Cal Poly has scheduled to play Arizona State University in football in the 2015 season, both schools said Wednesday. It will be the first time the Mustangs have played a Pac-10 Conference team in football.
The game, which will take place at Sun Devil Stadium in Tempe, Ariz., is scheduled for Sept. 19, 2015, Arizona State sports information director Mark Brand said.
“It’s good for the program,” Cal Poly athletic director Alison Cone said. “Our players really enjoy playing teams like that, (teams) that they’ve spent much of their life following.”
The Mustangs have played one other Bowl Championship Series-level opponent, falling to Wisconsin in 2008, 36-35 in overtime. Cal Poly, which plays in the Football Championship Subdivision (Division I-AA), has made a concerted effort in recent years to schedule Football Bowl Subdivision (I-A) teams in order to enhance its competitiveness, national recognition and revenue. The Mustangs, who are 3-7 against the FBS since 2003, will take on one FBS foe this upcoming season in Fresno State.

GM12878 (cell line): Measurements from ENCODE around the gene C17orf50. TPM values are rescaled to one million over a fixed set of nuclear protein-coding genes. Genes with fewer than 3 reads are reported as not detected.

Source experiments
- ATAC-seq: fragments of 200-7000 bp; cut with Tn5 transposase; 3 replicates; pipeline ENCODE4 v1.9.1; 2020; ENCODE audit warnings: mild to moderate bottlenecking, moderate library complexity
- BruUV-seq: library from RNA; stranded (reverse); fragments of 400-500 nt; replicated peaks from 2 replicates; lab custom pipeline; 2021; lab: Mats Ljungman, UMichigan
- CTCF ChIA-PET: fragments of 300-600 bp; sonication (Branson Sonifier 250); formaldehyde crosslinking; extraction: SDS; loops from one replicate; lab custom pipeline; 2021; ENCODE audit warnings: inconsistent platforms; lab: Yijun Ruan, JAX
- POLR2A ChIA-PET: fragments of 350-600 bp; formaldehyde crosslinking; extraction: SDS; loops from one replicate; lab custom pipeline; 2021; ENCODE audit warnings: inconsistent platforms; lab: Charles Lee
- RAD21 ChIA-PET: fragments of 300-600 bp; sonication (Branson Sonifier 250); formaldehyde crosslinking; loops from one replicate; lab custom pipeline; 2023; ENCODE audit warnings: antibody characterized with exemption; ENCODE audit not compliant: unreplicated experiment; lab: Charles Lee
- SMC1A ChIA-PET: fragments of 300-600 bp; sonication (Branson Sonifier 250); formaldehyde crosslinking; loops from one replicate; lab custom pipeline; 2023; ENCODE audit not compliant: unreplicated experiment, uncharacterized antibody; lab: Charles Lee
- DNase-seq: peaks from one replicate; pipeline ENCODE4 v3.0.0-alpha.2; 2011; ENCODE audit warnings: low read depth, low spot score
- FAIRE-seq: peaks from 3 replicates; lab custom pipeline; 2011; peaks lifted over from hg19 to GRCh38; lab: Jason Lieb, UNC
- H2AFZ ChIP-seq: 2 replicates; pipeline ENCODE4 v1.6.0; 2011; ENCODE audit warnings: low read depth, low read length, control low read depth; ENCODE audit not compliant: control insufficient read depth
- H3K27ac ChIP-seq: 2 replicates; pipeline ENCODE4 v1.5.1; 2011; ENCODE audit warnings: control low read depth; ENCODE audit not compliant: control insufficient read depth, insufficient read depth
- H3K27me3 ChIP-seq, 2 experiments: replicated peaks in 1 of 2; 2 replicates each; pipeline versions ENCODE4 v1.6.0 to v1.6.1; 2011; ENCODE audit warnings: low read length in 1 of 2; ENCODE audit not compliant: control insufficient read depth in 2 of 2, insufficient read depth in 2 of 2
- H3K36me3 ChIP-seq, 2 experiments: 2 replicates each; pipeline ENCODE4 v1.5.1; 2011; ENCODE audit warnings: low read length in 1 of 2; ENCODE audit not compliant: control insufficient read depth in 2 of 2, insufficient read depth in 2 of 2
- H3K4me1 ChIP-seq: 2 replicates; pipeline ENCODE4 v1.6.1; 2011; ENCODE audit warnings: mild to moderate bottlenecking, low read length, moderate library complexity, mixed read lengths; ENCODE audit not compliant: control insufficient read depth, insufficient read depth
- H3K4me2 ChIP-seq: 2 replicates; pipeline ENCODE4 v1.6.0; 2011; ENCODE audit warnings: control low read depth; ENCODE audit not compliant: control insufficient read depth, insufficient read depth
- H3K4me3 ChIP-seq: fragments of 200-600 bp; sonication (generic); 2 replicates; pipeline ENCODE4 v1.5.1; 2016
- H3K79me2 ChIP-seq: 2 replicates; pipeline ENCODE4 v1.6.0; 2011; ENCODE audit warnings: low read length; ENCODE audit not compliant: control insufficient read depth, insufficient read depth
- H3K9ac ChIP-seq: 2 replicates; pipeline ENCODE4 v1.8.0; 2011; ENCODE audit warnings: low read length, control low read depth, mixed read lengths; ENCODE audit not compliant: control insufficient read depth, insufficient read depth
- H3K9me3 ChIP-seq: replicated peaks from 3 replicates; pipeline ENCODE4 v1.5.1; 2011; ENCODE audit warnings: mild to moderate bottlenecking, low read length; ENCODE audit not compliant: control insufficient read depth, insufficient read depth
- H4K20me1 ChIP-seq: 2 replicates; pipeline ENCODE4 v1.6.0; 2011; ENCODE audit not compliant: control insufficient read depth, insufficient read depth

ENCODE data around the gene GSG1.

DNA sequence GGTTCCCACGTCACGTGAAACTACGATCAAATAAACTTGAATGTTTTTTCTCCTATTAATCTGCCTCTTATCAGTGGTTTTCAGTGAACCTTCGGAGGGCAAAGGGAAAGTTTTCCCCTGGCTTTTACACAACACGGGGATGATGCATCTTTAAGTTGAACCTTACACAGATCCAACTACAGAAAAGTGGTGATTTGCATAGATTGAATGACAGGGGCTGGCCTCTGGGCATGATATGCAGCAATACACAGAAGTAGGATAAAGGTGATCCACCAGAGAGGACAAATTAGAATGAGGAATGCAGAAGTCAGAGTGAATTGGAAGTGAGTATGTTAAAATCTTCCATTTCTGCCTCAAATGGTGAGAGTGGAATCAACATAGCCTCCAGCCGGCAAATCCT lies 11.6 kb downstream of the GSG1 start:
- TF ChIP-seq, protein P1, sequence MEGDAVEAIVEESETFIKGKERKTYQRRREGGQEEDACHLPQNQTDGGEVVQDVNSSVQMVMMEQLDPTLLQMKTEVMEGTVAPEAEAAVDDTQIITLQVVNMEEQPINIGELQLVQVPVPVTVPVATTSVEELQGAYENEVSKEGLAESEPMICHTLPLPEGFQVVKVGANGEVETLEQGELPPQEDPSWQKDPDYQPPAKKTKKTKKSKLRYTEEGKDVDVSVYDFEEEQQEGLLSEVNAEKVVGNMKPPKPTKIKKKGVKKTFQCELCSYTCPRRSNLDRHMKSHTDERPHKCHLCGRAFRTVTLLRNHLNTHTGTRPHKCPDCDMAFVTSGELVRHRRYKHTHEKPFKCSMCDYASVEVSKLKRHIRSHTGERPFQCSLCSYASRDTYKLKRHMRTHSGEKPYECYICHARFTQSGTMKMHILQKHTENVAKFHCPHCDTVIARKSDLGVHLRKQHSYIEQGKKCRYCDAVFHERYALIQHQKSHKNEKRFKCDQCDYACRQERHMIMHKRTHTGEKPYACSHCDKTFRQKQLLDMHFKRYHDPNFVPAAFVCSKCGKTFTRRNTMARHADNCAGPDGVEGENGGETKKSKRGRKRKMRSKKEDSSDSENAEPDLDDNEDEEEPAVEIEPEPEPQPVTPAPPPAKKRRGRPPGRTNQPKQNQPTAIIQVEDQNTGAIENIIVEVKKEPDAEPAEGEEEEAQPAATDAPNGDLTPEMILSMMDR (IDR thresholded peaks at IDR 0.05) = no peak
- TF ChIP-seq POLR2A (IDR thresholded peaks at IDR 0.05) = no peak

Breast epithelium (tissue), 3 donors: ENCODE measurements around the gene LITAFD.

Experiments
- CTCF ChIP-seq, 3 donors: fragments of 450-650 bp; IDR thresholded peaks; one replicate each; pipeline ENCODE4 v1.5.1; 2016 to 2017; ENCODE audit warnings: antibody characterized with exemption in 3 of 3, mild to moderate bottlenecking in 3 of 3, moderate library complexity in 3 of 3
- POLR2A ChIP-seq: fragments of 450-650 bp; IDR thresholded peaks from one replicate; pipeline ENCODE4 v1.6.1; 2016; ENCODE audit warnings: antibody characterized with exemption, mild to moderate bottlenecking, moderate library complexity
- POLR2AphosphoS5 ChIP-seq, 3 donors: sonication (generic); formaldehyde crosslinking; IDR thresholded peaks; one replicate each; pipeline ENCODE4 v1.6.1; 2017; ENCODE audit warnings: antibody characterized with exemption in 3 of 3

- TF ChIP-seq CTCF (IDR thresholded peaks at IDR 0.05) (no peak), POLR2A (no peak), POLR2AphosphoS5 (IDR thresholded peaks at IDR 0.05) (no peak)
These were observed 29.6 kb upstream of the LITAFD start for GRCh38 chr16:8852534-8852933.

The arrangement with Arizona State will pay Cal Poly approximately $300,000, Cone estimated. Cal Poly presently doesn’t have any other dates with Pac-10 teams, Cone said.
With only two other FCS-level scholarship programs existing in California, Cal Poly annually finds itself struggling to fill out its schedule, having to either make cross-country trips for weeks at a time to play teams of a similar competitive profile or scheduling lower-level opponents closer to home. This upcoming season, for instance, the Mustangs will host Division II Humboldt State in a game that won’t count toward their FCS playoff eligibility, two weeks before beginning a stretch of five straight away games as far as Norfolk, Va.
“We want to play teams as good as we possibly can,” Cal Poly head coach Tim Walsh said. “Playing a Pac-10 team every year would be good by me.
“I’m not saying we want to play 10 Pac-10 teams,” Walsh added, “but we definitely want to play (Division I) schools in the state, and if that doesn’t happen, then we have to start moving on to schools out of state.”